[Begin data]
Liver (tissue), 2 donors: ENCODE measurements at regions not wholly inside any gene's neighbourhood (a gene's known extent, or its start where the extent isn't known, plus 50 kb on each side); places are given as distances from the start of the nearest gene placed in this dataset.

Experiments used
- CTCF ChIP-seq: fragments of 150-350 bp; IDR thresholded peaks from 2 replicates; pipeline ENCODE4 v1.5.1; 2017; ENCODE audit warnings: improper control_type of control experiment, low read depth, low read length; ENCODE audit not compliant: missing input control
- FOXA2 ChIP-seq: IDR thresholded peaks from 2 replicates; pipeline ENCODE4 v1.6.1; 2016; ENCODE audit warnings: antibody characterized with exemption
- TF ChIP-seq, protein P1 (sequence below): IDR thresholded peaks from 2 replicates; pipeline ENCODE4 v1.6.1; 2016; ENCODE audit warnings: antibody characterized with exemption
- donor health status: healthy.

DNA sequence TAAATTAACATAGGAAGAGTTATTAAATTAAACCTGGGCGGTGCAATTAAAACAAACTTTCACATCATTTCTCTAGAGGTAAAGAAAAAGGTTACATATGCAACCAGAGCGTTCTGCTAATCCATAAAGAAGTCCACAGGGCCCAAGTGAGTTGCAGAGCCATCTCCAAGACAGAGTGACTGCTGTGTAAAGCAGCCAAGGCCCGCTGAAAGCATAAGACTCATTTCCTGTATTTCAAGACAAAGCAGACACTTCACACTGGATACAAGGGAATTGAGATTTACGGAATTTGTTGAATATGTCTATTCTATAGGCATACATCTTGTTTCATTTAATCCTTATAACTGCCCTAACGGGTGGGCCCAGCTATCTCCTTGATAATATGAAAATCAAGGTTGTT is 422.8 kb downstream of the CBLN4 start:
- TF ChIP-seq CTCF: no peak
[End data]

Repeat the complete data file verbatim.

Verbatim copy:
Liver (tissue), 2 donors: ENCODE measurements at regions not wholly inside any gene's neighbourhood (a gene's known extent, or its start where the extent isn't known, plus 50 kb on each side); places are given as distances from the start of the nearest gene placed in this dataset.

Experiments used
- CTCF ChIP-seq: fragments of 150-350 bp; IDR thresholded peaks from 2 replicates; pipeline ENCODE4 v1.5.1; 2017; ENCODE audit warnings: improper control_type of control experiment, low read depth, low read length; ENCODE audit not compliant: missing input control
- FOXA2 ChIP-seq: IDR thresholded peaks from 2 replicates; pipeline ENCODE4 v1.6.1; 2016; ENCODE audit warnings: antibody characterized with exemption
- TF ChIP-seq, protein P1 (sequence below): IDR thresholded peaks from 2 replicates; pipeline ENCODE4 v1.6.1; 2016; ENCODE audit warnings: antibody characterized with exemption
- donor health status: healthy.

DNA sequence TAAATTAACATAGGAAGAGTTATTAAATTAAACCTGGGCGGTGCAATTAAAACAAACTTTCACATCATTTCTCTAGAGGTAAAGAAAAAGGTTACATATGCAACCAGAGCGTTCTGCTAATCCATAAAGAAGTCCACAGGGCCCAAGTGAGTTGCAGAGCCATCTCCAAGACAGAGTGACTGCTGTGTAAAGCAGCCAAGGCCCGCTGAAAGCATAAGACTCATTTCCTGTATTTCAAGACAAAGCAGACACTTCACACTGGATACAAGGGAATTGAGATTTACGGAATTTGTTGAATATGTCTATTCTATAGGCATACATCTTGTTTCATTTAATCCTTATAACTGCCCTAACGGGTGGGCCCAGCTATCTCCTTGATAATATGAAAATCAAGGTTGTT is 422.8 kb downstream of the CBLN4 start:
- TF ChIP-seq CTCF: no peak